By Edward McAllister and Jeanine Prezioso
(Reuters) - Halfway through what might turn out to be the second mildest U.S. winter on record, major parts of the nation's economy are feeling the impact, for better or worse.
Apparel sales have been dented, ski slopes are emptier, and there has probably been a modest impact on economic figures for everything from payroll numbers to housing starts.
But lower energy prices mean that some consumers and municipal governments will likely benefit as heating charges and snow removal costs decline. And some retailers are betting on the early sale of lawn mowers.
After two brutally long winters, the temperatures this year have been so balmy - forecasters say the average temperatures across the nation have been 3-4 degrees Fahrenheit above normal in January - that many Americans have been wondering whether the cold will arrive at all.
In January, the U.S. recorded the least amount of snowfall since the mild winter of 2006, while Canada had the second lowest snowfall amount in 50 years, according to Planalytics weather forecasters.
Natural gas prices have slumped to 10-year lows as warm weather cuts heating demand, hammering the profits of drillers and forcing firms like Chesapeake Energy and ConocoPhillips to shut in production.
In shopping malls, retailers are struggling to get rid of winter clothing as consumers do without seasonal apparel.
"We are going through peak heating season and temperatures have been well above normal for most of the nation with weather maps going into early February painting a similar picture," said Chris Jarvis, president of Caprock Risk Management in Rye, New Hampshire.
Below is a summary of some of the sectors affected:
NATURAL GAS PRICES
Energy prices offer the clearest signal that the weather isn't behaving normally, as traders scour forecast screens for a hint of how much heat households and businesses will need in the coming days and weeks.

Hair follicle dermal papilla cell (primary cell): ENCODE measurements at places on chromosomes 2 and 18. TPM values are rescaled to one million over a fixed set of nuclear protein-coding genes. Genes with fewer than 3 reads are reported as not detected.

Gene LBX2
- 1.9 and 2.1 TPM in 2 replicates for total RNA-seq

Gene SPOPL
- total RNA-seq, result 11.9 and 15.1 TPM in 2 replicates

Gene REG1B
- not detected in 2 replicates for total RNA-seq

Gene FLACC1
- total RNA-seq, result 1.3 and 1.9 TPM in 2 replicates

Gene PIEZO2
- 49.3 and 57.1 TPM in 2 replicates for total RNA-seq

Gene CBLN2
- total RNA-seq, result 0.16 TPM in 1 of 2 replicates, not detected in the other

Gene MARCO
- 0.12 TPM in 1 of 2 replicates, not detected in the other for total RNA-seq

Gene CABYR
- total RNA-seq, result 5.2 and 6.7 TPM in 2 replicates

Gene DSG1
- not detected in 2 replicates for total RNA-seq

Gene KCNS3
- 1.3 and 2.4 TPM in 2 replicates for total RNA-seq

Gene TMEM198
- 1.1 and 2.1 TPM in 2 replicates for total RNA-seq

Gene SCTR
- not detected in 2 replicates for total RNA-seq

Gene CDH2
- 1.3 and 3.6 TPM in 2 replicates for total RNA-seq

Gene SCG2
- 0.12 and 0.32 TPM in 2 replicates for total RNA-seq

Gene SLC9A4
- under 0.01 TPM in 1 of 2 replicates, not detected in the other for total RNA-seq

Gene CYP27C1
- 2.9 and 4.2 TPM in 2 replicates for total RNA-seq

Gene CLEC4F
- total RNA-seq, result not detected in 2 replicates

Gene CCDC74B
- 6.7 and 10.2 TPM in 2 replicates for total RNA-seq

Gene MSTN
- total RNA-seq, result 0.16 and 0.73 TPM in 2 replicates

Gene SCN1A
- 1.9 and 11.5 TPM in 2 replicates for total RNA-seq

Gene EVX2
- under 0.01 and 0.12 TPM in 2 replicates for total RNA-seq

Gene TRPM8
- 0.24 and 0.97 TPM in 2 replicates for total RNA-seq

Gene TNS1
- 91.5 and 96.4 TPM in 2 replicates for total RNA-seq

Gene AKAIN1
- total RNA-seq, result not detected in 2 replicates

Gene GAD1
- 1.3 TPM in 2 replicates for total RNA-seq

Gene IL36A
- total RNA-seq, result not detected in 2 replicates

The answer this winter: not much. November, December and January have come and gone without much sustained cold in the major energy demand centers such as the Northeast, swelling gas inventories to more than 20 percent above last year. Even oil demand has been hit slightly.
Heating degree days, a measurement that reflects the strength of energy demand for home heating, are running 12 percent below winter norms and analysts say gas storage levels will remain high unless there is an extreme and prolonged spell into early spring.
For a graphic showing the fall in U.S. heating demand: http://link.reuters.com/gyt36s
To return storage levels to normal by the end of winter, every single day between mid-February and mid-April would need to be 10 degrees colder than normal, according to Jan Schulte, in-house analyst at Thomson Reuters Natural Gas Analytics.
"That is simply impossible," Schulte said.
Above-normal temperatures are forecast for the first half of February, though private forecaster Weather Services International sees colder than normal temperatures across most of the northern and western United States for some weeks after that.
The mild winter likely provided a slight temporary boost to the economy as builders broke ground on new home construction earlier than normal, though researchers at JPMorgan recently estimated this impact was minor.
Goldman Sachs estimates the weather probably led employers to add about 20,000 jobs to payrolls in December, about 10 percent of the total gain in employment that month.
Fewer snow storms allowed people to shop more readily. Without the mild weather, there may have been a small contraction in retail sales in December rather than a 0.1 percent increase, Goldman estimates.
Lower spending by households on heating in the fourth quarter subtracted a bit from economic growth during the period. The money, though, may show up eventually in higher consumption of other products and services or in a higher savings rate.
Warm winter weather forced many U.S. retailers to offer deeper-than-usual discounts in January to clear their shelves off winter gear ranging from coats and sweaters to boots and gloves. Meanwhile restaurants and beer sellers might see a kick up in business.
"In this economy, nobody is going to buy unless there is a need for it, and the weather says, 'You don't need it,'" said Scott Bernhardt, chief operating officer of Planalytics, which provides weather data for businesses.
"It's apparel that's hit the most," said Bernhardt, who expects outerwear sales to drop 20 to 30 percent in the month. Demand was weak for items such as snow shovels and rock salt as well, Bernhardt said.